We flew along the Front Range of the Rocky Mountains, and because of the high winds there, Orville had to have his lessons early in the morning when the winds were calm enough not to knock the airplane off balance and make a wing drop. As his skills improved, though, he could manage more turbulent air. When the plane bounced around, Orville had his hands full, but he quickly realized that all he had to do was make more frequent, and more precise, corrections. Soon, he became a top-flight pilot. Without using the rudder or throttle, he couldn’t take off or land, but in flight, he was unparalleled at keeping the wings level. Had we been able to continue, I’m confident that he would have learned to make turns.

Unfortunately, though, he was growing too fast, and within a few months he was too big for the narrow co-pilot seat. He could sit in it, but he couldn’t lie down, and in flight there was no way for him to move to the back seat. So, just when he was getting good at it, he had to give it up. He kept flying with me, but all from the back seat. Often, he would look wistfully at the front seat. I could tell he wanted to get back on the controls, but he never piloted an aircraft again.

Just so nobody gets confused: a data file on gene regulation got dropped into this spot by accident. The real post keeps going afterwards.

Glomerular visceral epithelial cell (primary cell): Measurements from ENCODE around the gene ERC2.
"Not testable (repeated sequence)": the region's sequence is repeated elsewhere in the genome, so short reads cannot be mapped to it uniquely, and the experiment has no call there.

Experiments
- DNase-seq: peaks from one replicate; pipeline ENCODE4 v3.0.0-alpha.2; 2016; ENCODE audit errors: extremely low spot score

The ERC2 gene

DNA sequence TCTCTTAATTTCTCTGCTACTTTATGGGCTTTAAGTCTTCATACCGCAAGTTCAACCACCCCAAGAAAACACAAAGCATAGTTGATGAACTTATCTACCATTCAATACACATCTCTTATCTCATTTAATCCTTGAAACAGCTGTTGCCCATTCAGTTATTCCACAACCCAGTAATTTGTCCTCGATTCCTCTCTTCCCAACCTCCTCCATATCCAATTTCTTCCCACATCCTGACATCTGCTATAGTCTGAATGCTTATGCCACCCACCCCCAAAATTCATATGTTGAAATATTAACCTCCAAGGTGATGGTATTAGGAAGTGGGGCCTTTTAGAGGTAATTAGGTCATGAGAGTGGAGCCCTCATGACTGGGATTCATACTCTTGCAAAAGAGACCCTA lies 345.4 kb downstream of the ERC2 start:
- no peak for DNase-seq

You know those bumper stickers that say "Dog is my co-pilot?" Next time you see one of those, don’t be too sure it’s just a pun.

There's nothing a good dog can't do.